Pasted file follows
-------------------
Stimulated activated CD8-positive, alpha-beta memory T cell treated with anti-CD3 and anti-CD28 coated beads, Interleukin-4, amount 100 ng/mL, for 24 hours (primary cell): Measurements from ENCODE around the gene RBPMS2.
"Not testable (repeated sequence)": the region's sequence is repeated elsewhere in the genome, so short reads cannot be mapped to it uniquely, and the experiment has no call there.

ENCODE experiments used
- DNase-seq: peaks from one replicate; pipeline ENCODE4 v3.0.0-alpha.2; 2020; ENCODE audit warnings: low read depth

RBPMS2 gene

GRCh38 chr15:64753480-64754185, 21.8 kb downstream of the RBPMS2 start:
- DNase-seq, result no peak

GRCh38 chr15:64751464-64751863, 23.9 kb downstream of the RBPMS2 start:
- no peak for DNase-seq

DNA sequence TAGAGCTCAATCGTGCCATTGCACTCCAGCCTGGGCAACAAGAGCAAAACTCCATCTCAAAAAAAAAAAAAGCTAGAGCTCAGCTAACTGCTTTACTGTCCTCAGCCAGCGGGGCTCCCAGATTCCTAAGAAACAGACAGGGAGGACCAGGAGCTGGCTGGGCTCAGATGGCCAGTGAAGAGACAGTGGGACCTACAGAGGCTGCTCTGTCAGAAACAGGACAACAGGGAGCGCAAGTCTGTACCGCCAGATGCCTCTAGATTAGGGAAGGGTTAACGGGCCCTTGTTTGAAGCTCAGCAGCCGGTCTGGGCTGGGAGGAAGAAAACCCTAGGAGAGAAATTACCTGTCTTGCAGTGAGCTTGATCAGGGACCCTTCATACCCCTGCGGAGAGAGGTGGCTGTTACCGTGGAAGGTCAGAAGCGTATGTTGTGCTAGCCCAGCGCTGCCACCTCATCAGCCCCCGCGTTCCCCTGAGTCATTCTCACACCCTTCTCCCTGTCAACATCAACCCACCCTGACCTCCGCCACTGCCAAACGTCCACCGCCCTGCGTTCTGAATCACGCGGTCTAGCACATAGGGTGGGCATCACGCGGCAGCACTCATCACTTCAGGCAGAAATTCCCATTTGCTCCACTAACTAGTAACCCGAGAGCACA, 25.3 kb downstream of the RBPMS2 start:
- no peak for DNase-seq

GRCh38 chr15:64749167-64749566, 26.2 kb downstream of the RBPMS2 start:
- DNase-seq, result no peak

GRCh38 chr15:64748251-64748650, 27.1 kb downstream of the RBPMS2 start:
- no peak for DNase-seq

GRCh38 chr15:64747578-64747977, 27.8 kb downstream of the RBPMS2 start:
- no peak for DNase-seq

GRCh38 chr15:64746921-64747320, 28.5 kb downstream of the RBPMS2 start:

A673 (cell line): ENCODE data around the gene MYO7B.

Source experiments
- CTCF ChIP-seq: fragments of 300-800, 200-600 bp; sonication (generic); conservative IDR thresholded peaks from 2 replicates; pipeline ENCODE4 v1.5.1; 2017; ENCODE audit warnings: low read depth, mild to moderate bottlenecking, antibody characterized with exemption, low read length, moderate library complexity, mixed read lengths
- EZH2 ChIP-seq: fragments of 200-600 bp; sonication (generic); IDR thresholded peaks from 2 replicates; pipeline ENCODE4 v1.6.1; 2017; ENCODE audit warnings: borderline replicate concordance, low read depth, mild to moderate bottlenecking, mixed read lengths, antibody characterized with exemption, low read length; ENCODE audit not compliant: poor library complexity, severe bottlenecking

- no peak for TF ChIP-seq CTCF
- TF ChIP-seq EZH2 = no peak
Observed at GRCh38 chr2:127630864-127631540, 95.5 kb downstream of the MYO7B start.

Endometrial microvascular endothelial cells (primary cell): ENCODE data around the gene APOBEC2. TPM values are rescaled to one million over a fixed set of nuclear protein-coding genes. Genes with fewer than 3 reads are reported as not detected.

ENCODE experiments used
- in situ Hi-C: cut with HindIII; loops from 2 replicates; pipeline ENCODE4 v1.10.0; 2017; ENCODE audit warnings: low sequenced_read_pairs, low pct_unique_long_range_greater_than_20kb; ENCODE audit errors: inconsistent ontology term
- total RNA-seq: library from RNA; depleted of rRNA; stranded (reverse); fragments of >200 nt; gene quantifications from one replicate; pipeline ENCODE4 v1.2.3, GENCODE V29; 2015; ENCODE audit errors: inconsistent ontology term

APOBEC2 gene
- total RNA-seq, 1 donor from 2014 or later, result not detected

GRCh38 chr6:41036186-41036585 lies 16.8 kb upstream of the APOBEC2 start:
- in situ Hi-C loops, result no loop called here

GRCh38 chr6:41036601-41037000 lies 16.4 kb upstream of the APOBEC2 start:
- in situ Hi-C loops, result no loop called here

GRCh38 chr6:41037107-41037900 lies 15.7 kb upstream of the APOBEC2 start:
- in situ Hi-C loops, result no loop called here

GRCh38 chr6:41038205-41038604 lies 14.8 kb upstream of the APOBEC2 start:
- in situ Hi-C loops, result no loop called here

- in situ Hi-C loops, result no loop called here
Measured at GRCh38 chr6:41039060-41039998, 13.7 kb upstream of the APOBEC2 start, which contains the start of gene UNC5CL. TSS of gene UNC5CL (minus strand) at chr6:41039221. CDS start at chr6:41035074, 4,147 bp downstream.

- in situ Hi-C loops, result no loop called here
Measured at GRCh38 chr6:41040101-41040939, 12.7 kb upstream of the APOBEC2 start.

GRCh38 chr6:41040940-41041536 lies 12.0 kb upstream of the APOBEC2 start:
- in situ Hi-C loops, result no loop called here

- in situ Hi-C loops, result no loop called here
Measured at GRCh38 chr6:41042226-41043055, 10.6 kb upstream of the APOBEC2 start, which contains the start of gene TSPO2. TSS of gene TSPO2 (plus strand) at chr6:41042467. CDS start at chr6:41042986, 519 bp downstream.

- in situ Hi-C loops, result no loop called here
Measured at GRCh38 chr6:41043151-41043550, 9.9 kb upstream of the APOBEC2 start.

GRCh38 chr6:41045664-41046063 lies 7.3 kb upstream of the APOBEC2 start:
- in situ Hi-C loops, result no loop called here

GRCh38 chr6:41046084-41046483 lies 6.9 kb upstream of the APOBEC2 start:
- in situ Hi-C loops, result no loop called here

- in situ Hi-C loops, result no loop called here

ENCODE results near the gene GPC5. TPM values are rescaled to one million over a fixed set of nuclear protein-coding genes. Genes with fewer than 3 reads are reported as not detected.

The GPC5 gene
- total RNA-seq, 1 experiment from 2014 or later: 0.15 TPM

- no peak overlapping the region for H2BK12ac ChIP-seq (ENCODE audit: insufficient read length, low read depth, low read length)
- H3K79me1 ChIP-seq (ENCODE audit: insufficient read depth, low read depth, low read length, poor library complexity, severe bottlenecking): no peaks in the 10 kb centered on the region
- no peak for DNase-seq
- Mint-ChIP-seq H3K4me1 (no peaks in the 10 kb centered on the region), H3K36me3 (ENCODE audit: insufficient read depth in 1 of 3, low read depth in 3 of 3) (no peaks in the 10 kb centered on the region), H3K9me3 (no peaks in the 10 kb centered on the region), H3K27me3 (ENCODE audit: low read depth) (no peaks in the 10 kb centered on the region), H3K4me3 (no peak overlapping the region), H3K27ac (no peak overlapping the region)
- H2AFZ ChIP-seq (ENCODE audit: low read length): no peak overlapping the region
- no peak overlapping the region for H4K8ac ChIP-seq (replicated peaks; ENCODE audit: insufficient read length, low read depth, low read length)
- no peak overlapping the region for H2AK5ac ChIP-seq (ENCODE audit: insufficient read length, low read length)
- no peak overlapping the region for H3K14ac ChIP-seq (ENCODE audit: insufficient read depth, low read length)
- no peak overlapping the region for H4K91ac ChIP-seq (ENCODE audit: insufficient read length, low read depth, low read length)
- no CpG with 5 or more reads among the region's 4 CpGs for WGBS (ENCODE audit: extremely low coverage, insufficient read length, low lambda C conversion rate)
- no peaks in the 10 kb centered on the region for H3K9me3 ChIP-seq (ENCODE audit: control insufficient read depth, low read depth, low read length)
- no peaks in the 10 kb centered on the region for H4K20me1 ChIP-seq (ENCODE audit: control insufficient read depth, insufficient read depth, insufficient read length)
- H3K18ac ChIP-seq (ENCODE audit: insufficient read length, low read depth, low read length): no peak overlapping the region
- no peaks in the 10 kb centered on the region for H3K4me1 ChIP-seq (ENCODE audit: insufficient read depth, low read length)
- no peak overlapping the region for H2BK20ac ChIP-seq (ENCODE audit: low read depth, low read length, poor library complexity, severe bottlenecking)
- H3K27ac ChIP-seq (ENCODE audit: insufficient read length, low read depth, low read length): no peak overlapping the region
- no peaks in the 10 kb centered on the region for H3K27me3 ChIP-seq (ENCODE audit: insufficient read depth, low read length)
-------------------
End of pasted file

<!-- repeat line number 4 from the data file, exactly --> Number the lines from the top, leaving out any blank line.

- DNase-seq: peaks from one replicate; pipeline ENCODE4 v3.0.0-alpha.2; 2020; ENCODE audit warnings: low read depth